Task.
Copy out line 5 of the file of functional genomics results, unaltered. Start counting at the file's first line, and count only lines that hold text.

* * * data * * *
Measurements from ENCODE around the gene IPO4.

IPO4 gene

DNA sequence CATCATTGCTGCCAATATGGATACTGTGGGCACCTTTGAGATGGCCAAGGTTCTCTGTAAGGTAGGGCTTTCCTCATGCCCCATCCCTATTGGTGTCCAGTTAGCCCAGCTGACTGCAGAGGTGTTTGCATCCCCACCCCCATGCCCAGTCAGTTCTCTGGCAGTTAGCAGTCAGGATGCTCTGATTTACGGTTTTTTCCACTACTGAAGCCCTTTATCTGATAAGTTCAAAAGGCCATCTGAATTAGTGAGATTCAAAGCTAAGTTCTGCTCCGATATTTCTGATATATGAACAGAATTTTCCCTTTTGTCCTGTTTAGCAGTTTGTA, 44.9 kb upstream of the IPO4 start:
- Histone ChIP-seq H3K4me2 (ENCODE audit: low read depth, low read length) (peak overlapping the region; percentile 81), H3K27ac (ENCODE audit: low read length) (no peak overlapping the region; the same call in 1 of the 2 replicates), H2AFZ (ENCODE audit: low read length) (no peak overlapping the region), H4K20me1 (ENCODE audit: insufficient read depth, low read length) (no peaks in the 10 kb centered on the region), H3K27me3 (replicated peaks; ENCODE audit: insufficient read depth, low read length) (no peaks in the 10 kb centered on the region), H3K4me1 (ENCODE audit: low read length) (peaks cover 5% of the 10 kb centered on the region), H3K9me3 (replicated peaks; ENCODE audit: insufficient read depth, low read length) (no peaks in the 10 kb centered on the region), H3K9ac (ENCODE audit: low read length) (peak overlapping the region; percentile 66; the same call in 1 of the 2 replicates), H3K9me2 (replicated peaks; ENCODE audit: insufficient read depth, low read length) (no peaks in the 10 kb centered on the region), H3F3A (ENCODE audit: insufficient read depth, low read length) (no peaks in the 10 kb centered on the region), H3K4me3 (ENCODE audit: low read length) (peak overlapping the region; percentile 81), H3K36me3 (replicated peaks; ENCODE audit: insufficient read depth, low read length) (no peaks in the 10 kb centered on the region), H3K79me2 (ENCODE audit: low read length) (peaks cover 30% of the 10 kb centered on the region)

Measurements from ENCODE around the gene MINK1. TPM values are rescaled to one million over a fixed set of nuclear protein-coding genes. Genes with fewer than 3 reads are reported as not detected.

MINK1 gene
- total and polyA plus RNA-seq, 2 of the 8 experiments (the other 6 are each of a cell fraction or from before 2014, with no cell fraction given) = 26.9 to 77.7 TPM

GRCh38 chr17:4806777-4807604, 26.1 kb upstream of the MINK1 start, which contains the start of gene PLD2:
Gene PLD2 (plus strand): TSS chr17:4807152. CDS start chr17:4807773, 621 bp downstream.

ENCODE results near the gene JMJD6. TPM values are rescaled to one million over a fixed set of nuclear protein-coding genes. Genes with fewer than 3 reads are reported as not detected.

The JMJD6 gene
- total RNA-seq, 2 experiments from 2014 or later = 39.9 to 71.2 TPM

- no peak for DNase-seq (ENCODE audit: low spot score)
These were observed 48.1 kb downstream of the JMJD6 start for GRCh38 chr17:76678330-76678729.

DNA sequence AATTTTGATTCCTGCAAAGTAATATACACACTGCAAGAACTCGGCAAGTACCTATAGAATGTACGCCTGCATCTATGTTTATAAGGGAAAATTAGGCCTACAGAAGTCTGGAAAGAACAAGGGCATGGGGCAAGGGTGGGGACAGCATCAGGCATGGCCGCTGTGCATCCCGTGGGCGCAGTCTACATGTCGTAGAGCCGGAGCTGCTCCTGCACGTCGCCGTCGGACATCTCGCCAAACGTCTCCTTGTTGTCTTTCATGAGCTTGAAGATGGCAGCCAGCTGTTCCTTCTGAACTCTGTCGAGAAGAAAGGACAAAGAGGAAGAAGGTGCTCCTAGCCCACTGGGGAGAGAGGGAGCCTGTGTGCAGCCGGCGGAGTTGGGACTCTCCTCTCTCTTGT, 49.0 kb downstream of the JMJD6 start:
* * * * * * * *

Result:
Measurements from ENCODE around the gene MINK1. TPM values are rescaled to one million over a fixed set of nuclear protein-coding genes. Genes with fewer than 3 reads are reported as not detected.